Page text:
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post #89 of 194
Quote:
Originally Posted by elroth View Post

I can't agree with you at all.

The way the images are presented with their captions implies this is a picture of the Mini that was spotted. That's bad journalism.

Of course, I don't consider AI to be journalists (or even close), but even so they should do better at informing us whether a picture is real or fake.

I agree, though it should be relatively plain to see that it's not a real photo with just a tiny bit of deduction. For one, the upper photo may have been a rendering anyway, it was taken from Apple's site. No "spy photo" looks like that, ever.
post #90 of 194
Bring us BLU-RAY!!

also the ability to show content on virtually all HDTV's. a great forward progress. and no i don't think Display port is HDMI's equal. THERE IS NO AUDIO.

HDMI is a versatile electronics output. so lets get to use it.

also.... bring on Blu-Ray. its time

we want it in iMac's, Mac Pro's, and of course those photo bugs like myself, on MBP.
post #91 of 194
Quote:
Originally Posted by pmz View Post

BluRay, like Flash, is just a placeholder, while better things develop.

To not understand this, is to be left behind. I don't care that average AV heads don't get it, I'm just glad Apple does.

Being able to see more than 3 years into the future is why Apple is where they are, with what they have.

This takes the thesis to an absurd limit. All technology is a placeholder for future technology. The issue here seems to be the business model (rather than a technology issue) that all video is to be streamed without an option to purchase the content in disk format. Regardless of what Apple does or does not support there will be massive amounts of BluRay content produced just like there was for the previous DVD, Laserdisc, and VHS formats. Disabling access to this content doesn't seem like a customer friendly practice. The result for me is that I purchase products from competing vendors (like Sony and LG).
post #92 of 194
As someone who just recently had to make a backup of my iTunes library on a boatload of D/L DVD+R discs, I would welcome BD+R or any other method. I realize this is slightly off-topic to the HDMI issue, but Apple should either add a feature to iTunes to dump a full backup of a library to an external HDD or provide an optical drive that is capable of accommodating a larger capacity recordable media.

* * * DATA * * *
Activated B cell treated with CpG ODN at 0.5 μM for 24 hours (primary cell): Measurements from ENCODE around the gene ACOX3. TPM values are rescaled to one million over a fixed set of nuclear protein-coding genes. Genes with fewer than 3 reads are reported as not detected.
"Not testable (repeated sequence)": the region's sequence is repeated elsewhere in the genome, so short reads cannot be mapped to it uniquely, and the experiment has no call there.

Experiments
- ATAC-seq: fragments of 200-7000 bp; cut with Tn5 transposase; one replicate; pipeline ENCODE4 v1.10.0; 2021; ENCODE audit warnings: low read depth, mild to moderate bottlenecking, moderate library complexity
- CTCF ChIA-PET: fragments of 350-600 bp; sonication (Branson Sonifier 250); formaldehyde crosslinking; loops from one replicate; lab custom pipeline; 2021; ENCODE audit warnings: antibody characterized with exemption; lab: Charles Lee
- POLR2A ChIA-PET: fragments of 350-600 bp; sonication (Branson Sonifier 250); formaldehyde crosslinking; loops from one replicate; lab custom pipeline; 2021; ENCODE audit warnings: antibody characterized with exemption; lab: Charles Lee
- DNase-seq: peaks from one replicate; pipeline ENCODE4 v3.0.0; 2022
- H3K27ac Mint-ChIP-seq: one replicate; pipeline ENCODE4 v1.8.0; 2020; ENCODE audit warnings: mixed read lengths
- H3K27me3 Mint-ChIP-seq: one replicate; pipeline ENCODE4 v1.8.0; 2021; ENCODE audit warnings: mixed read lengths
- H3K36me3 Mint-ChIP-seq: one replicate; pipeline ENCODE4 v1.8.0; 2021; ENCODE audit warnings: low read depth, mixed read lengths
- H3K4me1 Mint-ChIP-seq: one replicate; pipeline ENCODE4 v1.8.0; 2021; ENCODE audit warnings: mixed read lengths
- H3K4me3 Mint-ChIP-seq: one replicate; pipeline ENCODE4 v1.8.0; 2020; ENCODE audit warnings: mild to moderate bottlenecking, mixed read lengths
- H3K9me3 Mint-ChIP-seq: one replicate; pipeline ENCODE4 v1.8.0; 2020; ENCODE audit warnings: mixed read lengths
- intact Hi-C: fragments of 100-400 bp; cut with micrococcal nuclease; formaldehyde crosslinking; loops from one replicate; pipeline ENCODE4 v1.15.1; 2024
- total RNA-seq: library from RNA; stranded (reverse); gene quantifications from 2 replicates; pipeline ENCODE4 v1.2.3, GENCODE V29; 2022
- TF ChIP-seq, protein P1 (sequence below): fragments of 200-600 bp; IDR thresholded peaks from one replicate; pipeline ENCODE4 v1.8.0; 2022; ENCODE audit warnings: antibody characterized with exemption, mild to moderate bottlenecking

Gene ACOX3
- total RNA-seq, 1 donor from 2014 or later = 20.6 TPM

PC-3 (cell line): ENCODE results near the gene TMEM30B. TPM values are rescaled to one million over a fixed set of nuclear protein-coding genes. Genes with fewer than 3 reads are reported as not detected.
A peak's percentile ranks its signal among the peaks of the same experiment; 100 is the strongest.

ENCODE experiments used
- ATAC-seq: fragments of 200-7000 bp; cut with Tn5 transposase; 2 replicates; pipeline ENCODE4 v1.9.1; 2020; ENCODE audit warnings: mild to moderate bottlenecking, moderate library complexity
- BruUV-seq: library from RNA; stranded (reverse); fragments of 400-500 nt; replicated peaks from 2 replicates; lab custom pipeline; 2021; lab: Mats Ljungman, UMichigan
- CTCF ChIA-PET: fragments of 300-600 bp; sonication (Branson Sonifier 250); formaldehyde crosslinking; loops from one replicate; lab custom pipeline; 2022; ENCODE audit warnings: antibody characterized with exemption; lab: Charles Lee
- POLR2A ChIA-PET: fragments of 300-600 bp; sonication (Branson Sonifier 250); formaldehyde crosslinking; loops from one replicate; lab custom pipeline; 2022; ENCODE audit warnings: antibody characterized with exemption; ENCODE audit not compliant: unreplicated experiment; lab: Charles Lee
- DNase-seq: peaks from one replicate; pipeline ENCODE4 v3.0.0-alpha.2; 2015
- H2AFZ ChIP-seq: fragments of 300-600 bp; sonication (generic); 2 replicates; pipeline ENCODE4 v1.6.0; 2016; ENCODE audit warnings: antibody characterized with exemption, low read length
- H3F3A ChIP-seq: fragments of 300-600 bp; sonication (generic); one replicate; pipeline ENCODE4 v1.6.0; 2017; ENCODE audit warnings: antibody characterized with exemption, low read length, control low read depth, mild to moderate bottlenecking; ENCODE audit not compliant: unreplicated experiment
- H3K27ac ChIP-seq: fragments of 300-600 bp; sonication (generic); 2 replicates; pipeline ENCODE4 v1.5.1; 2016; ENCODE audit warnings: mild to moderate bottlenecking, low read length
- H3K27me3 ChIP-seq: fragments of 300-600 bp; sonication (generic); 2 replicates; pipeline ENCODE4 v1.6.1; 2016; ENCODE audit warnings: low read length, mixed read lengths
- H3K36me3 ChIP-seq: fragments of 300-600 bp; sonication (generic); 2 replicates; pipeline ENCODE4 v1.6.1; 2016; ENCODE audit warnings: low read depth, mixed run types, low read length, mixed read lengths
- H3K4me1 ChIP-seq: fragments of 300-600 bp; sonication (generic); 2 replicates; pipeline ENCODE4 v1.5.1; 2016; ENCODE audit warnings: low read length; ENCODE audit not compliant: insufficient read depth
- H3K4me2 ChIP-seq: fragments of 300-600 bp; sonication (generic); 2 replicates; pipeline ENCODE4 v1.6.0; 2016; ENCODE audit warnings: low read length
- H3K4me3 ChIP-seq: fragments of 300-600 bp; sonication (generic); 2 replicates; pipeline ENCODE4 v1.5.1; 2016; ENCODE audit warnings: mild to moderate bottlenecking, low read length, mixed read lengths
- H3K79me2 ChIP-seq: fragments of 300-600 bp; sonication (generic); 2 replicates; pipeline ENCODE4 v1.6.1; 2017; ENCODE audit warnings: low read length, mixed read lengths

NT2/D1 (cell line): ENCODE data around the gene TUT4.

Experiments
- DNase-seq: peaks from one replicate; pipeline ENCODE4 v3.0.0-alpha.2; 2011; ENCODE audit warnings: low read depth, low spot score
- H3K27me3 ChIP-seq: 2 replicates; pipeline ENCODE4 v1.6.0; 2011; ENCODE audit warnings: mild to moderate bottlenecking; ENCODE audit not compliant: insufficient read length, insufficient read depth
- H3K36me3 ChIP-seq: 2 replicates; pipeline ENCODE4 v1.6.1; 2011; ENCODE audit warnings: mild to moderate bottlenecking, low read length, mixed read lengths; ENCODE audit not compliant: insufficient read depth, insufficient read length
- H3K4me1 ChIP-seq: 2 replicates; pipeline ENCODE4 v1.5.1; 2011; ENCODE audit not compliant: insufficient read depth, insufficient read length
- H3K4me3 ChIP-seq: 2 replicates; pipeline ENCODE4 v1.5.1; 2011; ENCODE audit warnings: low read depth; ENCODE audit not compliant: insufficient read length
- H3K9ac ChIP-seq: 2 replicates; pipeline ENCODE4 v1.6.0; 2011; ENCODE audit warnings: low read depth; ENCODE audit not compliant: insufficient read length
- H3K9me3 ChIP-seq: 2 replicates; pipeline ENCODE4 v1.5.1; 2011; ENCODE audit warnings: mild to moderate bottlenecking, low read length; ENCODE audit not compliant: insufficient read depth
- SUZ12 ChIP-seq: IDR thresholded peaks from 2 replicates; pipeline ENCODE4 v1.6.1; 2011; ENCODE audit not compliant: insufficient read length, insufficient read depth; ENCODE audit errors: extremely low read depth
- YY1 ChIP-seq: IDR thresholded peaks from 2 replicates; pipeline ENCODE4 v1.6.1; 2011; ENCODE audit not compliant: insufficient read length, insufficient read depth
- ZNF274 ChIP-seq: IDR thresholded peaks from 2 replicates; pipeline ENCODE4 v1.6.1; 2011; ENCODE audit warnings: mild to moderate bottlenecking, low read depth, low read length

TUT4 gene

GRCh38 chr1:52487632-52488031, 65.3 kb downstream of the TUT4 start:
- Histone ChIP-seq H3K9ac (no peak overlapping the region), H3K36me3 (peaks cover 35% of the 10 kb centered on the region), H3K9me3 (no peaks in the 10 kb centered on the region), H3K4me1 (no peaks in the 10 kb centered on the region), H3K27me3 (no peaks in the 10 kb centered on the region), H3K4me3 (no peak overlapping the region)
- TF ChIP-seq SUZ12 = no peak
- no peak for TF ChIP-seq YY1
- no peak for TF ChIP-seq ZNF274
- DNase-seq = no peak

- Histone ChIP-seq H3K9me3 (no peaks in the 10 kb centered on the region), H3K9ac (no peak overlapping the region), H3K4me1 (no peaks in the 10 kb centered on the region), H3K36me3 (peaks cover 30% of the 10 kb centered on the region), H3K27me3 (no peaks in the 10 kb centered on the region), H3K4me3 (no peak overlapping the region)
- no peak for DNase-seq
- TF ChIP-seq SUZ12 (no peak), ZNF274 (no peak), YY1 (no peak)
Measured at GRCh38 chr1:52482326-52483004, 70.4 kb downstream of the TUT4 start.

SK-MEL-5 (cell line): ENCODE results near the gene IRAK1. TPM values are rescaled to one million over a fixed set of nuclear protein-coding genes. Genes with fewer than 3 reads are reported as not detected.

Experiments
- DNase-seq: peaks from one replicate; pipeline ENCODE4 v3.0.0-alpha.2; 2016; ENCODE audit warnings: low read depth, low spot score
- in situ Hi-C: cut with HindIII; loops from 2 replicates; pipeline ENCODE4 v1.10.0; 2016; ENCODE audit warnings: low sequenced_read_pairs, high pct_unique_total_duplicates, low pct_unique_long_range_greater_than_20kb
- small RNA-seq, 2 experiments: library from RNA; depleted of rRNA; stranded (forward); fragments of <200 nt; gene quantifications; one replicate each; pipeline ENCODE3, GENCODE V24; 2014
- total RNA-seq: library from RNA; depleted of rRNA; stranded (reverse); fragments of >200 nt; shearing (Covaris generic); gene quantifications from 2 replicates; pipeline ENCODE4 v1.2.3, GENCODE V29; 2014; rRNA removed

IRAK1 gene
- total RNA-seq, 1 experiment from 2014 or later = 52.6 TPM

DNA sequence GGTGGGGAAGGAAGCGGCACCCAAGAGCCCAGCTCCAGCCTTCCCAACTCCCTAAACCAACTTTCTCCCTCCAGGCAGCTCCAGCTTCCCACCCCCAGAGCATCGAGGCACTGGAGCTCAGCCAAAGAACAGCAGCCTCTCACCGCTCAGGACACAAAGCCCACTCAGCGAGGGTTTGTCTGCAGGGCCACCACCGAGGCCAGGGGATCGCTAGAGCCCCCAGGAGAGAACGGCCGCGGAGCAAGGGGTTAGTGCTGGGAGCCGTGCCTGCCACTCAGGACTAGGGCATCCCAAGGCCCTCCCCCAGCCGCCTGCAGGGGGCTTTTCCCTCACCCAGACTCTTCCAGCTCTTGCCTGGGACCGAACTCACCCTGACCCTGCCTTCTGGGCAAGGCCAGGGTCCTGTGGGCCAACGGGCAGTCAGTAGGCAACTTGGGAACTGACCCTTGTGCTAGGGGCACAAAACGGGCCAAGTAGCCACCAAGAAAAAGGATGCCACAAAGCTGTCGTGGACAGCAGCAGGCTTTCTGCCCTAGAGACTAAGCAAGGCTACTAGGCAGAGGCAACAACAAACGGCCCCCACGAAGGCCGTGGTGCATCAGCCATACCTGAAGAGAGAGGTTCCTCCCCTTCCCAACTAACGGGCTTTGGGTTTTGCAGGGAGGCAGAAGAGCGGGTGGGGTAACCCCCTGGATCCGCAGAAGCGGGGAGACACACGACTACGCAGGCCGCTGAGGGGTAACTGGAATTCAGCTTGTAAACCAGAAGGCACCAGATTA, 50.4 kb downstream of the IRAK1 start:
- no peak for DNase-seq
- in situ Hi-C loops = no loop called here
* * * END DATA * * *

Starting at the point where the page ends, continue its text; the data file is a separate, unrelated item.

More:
The backup was needed to port the library to a new Mac Mini.
post #93 of 194
Quote:
Originally Posted by solipsism View Post

Apple has many reasons and their pushing the blame on other because of tricky licensing isn't the crux of problem, it's just a scape goat that tries to make Apple look like the victum, as any decent company should do.

On one front, they are pushing their convenient streaming option which is why they haven't at elast added AACS support to their OS and then let users deal with BRDs themselves, internally or externally.

So I removed your other comments as you keep referring to "notebooks". Valid points, by my question was around Mac Pros and iMacs. This is a different space, entirely. Power consumption arguments do not hold water when it is constantly "plugged in"! The size of a drive does not count.

Apple's alternative is not good enough. The quality is not there. If they up the quality; the bandwidth is not there (as I previously stated).

So...Apple choose not too. They are behind, not because of "technology or adoption" issues...because they can't sell the content. That will leave more than a few folks frustrated, IMO.

FYI - http://hd.engadget.com/2010/01/18/bl...rcent-in-2009/

Two points to note:

1) This is a product bought by the average consumer in the worst recession for a long time
2) Blu-Ray is a Premium product

Imagine the numbers if the recession had not hit?
post #94 of 194
Quote:
Originally Posted by mitchelljd View Post

also the ability to show content on virtually all HDTV's. a great forward progress. and no i don't think Display port is HDMI's equal. THERE IS NO AUDIO.

Both DisplayPort and HDMI support audio. Apple doesn't offer audio output on their mDP jacks. While it's a bit disappointing, that doesn't mean they can't add it for later machines.
post #95 of 194
Bah Humbug! There isn't much point in offering HDMI (which one, 1.3, or the new 1.4?) if they're not offering Blu-Ray.
post #96 of 194
Quote:
Originally Posted by melgross View Post

Bah Humbug! There isn't much point in offering HDMI (which one, 1.3, or the new 1.4?) if they're not offering Blu-Ray.

I disagree. I have no use for Blu-Ray on my MediaPC as I already have a standalone player for that. If the new HDMI port does offer audio out, it is a small convenience at least.